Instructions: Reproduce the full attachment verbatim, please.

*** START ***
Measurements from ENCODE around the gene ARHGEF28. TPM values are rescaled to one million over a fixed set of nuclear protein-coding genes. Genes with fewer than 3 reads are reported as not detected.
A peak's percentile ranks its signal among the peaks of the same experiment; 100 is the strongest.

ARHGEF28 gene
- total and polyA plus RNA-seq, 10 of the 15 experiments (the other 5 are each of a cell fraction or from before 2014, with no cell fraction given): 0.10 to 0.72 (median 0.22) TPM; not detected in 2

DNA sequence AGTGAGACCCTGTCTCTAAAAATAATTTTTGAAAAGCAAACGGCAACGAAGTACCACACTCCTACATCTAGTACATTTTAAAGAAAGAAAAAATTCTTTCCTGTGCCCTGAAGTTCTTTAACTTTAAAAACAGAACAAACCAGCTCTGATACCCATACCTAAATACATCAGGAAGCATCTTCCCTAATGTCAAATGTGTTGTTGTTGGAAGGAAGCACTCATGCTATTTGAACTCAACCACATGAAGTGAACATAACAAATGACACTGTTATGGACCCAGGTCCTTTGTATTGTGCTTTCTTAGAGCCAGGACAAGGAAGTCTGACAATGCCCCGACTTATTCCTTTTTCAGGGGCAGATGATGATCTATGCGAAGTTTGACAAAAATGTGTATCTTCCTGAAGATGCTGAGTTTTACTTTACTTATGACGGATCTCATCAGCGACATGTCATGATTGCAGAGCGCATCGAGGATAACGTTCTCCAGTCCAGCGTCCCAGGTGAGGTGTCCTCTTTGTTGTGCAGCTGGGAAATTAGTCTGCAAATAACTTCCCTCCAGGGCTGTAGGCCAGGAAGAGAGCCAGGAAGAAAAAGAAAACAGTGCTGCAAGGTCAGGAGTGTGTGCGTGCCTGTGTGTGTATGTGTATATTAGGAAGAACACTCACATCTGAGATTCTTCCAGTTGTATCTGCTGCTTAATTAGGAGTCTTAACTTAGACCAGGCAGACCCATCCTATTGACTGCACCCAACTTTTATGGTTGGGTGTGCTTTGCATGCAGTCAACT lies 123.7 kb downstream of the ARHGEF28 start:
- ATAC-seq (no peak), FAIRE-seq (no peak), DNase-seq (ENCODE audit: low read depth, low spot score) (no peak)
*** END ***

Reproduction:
Measurements from ENCODE around the gene ARHGEF28. TPM values are rescaled to one million over a fixed set of nuclear protein-coding genes. Genes with fewer than 3 reads are reported as not detected.
A peak's percentile ranks its signal among the peaks of the same experiment; 100 is the strongest.

ARHGEF28 gene
- total and polyA plus RNA-seq, 10 of the 15 experiments (the other 5 are each of a cell fraction or from before 2014, with no cell fraction given): 0.10 to 0.72 (median 0.22) TPM; not detected in 2

DNA sequence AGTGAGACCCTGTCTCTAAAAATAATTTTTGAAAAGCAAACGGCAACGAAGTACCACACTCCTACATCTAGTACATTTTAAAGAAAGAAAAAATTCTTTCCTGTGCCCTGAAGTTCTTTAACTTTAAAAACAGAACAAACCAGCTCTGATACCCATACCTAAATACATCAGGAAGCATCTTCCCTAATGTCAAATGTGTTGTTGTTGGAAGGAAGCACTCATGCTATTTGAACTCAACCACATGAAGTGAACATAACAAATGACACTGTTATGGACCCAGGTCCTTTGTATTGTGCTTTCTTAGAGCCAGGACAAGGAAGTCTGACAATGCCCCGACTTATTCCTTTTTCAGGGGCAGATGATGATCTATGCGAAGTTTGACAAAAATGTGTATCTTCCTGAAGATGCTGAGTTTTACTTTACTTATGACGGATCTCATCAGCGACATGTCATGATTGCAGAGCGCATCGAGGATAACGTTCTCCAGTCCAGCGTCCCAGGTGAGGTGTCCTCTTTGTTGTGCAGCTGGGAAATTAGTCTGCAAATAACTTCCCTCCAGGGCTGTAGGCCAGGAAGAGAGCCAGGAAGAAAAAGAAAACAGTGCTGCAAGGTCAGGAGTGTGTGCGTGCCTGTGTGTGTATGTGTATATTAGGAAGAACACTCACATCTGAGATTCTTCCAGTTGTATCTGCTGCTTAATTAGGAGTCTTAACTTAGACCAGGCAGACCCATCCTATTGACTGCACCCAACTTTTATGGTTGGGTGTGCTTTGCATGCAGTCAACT lies 123.7 kb downstream of the ARHGEF28 start:
- ATAC-seq (no peak), FAIRE-seq (no peak), DNase-seq (ENCODE audit: low read depth, low spot score) (no peak)